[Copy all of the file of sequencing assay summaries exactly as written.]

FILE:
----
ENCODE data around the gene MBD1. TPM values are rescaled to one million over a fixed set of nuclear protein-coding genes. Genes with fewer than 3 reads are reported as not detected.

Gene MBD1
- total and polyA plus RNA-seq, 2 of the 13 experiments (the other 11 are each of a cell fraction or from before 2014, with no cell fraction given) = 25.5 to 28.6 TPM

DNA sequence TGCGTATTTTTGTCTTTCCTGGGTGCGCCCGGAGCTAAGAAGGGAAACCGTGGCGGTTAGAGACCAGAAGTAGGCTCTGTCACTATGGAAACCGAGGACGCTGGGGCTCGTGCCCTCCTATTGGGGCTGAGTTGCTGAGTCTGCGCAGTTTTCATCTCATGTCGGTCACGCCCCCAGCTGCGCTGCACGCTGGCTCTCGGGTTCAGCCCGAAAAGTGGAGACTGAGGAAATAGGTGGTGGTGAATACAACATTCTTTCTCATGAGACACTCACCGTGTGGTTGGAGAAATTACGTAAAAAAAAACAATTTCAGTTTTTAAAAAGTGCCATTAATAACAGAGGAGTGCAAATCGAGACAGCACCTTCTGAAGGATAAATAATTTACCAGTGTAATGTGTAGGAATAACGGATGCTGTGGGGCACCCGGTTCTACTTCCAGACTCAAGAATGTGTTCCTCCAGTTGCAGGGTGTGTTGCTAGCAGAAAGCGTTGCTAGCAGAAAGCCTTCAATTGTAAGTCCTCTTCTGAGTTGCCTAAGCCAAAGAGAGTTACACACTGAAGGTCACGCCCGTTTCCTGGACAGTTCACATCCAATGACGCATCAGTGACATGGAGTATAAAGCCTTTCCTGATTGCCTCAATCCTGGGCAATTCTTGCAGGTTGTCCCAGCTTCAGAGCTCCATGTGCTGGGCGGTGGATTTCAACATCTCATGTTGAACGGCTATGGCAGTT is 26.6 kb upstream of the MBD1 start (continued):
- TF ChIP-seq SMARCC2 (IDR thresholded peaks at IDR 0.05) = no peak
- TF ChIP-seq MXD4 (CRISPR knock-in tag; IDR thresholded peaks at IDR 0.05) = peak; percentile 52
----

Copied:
ENCODE data around the gene MBD1. TPM values are rescaled to one million over a fixed set of nuclear protein-coding genes. Genes with fewer than 3 reads are reported as not detected.

Gene MBD1
- total and polyA plus RNA-seq, 2 of the 13 experiments (the other 11 are each of a cell fraction or from before 2014, with no cell fraction given) = 25.5 to 28.6 TPM

DNA sequence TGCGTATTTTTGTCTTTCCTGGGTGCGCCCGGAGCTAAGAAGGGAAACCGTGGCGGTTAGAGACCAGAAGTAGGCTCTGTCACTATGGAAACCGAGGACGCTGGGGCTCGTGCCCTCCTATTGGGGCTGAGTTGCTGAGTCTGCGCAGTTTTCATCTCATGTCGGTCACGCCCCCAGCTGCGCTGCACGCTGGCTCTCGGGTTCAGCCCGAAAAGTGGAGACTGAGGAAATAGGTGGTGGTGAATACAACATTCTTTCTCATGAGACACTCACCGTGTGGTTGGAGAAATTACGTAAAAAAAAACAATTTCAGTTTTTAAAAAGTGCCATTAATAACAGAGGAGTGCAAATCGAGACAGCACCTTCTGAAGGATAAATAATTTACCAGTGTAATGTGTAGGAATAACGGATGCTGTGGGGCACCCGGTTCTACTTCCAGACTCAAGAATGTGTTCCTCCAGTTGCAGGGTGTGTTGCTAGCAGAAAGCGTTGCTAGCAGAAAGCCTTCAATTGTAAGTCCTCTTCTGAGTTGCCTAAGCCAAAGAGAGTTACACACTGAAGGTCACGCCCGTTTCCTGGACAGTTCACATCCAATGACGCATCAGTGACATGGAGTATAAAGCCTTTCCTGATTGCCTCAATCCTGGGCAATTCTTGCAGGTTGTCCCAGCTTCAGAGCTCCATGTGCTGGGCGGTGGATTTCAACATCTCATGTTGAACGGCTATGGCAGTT is 26.6 kb upstream of the MBD1 start (continued):
- TF ChIP-seq SMARCC2 (IDR thresholded peaks at IDR 0.05) = no peak
- TF ChIP-seq MXD4 (CRISPR knock-in tag; IDR thresholded peaks at IDR 0.05) = peak; percentile 52